Many people avoid estate planning for various reasons. But, even if you’ve got a plan in place, problems may arise after your death. The problems can take many forms: waste of your estate by foolish heirs, contested probate of your estate, or worse, the disintegration of relationships. A recent Forbes article recommends not letting emotion sabotage your plan, and that is good advice. But it’s important to deal with the emotional aspects of your estate plan to help your family, your legacy, and your life.
Education is important
Education is one of the best ways to avoid overwhelming heirs in line to receive large inheritances and guarantee their long-term financial welfare. It can be all too easy for beneficiaries without any financial acumen to make poor investments, and education can help. But it doesn’t have to be a formal education. Here are some top tips for educating your beneficiaries:
– Start teaching your children about money as early as possible
– Let your children manage money and make investments – turn it into a project!
– Teach your beneficiaries to distinguish their “needs” from their “wants”
– Encourage your beneficiaries to value each other and your family
Communication is essential
The potential for a mismatch of expectations is a serious threat to your estate plan’s success, but communication and transparency help tremendously. Telling your children and heirs about your plan is essential, even if you plan to give unequal amounts to them. And you don’t have to talk about specific numbers. Here, any information is better than no information.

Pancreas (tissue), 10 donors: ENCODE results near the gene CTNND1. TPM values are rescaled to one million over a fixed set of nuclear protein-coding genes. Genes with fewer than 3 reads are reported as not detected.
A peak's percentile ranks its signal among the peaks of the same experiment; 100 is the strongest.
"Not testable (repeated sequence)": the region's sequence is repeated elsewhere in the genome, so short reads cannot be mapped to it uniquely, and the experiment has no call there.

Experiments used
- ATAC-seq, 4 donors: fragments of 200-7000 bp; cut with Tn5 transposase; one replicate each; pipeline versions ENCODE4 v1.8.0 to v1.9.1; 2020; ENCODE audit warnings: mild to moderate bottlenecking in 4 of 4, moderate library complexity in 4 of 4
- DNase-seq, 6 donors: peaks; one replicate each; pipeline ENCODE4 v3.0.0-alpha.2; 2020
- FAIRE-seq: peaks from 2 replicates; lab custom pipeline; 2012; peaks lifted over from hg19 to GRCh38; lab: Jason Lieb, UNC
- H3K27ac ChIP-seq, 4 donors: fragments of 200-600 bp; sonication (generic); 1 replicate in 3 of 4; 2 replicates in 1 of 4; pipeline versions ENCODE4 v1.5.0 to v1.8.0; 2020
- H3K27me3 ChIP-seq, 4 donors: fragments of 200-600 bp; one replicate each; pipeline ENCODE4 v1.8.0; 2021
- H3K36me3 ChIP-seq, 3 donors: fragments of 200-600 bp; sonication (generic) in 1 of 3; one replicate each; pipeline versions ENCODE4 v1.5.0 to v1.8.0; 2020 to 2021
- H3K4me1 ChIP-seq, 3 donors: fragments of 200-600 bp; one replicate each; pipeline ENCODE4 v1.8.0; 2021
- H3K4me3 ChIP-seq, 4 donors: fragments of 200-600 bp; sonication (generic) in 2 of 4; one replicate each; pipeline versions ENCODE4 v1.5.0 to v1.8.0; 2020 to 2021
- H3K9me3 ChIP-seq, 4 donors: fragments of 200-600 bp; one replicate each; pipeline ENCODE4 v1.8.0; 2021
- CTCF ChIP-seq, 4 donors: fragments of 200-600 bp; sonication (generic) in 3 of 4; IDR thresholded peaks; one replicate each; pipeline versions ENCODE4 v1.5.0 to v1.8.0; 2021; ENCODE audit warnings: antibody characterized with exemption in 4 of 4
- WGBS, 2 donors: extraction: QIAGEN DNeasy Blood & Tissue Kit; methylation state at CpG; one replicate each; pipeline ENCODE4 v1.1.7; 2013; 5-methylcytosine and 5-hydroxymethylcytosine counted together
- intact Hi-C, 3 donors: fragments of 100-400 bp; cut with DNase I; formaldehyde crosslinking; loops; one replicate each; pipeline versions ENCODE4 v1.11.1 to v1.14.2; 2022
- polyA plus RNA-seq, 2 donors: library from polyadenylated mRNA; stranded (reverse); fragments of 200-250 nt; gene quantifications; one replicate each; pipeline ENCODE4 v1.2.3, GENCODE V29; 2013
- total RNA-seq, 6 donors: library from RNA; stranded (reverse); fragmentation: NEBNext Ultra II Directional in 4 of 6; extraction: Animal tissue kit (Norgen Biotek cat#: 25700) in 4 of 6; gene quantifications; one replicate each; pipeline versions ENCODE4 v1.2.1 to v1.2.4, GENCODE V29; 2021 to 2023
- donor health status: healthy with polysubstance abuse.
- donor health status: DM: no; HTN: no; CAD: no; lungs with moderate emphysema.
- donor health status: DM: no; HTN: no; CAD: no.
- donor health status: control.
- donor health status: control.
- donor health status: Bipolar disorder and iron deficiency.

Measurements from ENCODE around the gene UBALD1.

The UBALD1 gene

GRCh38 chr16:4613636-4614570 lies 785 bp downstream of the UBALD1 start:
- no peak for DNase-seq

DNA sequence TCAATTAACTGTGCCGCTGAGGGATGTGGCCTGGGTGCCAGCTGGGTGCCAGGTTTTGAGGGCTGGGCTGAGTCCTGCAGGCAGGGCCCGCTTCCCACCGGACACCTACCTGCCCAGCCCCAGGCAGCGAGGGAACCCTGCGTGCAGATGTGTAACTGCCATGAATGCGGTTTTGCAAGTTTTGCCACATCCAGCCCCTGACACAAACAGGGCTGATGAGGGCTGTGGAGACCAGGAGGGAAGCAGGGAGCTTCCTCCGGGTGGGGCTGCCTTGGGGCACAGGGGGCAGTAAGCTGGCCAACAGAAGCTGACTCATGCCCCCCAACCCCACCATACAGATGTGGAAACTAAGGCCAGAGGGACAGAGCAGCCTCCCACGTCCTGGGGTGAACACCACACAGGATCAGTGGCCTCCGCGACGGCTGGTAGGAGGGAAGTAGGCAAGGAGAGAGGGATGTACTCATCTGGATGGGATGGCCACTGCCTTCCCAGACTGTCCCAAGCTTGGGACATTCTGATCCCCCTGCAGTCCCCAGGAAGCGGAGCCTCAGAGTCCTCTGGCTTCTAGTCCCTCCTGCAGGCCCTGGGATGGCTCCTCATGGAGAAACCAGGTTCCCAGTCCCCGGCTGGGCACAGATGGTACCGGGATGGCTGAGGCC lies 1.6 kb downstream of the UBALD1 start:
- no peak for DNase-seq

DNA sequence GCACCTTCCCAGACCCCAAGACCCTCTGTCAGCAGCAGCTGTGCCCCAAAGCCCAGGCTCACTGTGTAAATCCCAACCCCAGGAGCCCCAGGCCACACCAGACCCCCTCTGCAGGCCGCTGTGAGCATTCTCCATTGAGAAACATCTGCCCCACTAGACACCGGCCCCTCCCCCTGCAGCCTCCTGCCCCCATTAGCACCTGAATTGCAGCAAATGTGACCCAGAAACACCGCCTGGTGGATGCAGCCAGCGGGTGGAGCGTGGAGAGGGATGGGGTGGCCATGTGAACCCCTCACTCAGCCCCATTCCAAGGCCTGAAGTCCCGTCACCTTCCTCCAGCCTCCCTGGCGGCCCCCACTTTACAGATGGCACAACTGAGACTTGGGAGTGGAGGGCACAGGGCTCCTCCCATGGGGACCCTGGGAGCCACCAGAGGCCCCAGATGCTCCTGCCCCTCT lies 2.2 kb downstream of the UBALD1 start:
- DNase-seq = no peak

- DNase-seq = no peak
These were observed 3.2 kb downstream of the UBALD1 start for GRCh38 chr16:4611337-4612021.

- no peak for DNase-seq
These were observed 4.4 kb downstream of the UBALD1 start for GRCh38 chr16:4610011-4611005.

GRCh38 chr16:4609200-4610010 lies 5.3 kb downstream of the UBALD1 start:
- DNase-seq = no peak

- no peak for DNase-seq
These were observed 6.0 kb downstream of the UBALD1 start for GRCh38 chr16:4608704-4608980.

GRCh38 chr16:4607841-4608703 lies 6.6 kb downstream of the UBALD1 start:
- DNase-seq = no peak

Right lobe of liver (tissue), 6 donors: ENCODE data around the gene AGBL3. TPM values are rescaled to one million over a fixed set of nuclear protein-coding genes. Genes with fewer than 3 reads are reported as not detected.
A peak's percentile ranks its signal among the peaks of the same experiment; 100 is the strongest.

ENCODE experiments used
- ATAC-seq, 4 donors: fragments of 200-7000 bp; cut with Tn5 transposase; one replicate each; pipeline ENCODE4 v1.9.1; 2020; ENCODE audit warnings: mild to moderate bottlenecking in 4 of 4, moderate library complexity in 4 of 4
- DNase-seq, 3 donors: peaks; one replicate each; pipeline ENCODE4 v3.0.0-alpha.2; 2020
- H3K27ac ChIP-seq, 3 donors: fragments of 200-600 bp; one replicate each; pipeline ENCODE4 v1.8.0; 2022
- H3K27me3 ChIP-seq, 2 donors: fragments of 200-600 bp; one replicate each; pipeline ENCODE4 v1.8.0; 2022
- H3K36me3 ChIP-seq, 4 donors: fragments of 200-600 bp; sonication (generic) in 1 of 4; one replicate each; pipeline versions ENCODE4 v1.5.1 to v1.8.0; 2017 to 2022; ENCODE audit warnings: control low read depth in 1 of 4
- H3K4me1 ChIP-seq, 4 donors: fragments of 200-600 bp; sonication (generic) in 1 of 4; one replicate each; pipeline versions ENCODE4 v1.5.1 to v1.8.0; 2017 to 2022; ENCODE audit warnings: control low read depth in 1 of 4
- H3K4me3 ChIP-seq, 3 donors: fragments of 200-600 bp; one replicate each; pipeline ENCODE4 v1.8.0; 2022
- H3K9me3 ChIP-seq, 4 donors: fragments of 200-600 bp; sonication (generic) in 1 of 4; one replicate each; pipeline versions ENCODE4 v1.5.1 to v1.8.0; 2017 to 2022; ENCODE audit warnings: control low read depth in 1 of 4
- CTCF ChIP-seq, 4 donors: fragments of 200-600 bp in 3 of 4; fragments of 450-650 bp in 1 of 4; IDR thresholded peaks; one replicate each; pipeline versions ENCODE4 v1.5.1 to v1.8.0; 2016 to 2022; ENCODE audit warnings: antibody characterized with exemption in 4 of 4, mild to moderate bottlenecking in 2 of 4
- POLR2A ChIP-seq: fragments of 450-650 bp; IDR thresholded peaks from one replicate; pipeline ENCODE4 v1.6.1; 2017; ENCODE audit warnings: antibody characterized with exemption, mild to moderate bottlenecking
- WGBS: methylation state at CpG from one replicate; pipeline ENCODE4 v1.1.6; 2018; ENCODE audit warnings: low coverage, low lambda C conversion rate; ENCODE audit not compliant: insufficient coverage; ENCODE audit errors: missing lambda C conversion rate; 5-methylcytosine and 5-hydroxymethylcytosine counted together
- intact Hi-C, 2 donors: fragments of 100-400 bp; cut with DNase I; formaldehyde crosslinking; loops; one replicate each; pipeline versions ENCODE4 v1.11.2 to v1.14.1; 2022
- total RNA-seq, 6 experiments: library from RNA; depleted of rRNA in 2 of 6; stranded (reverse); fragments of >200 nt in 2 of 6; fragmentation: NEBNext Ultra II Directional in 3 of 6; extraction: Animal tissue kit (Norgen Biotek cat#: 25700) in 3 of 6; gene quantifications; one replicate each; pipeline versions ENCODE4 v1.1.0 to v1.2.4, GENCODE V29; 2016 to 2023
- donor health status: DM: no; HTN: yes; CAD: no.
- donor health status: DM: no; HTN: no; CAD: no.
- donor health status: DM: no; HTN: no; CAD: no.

You should also communicate your legacy, which is as much about your values as it is your valuables. When heirs know their family history and take ownership of their unique family narrative, they more readily see themselves as an integral part of a greater story. Although a family’s narrative doesn’t have to be a book, it should be something that is documented (so your heirs can retain it and, hopefully, add to it and pass it down.
Estate Planning Updates are key
A lot can change over time. Even if the size of your estate remains relatively constant, there are other changes to consider. Proposed executors can move or pass away, beneficiaries get married and divorced, and family relationships can change; what’s more, simply having a will or trust in place doesn’t ensure success. You should review your estate planning documents regularly, especially after major life events (births, deaths, significant illnesses, and marriage/divorce). Your legacy is too important to do anything else.
Contact the Law Office of William Harris for help today!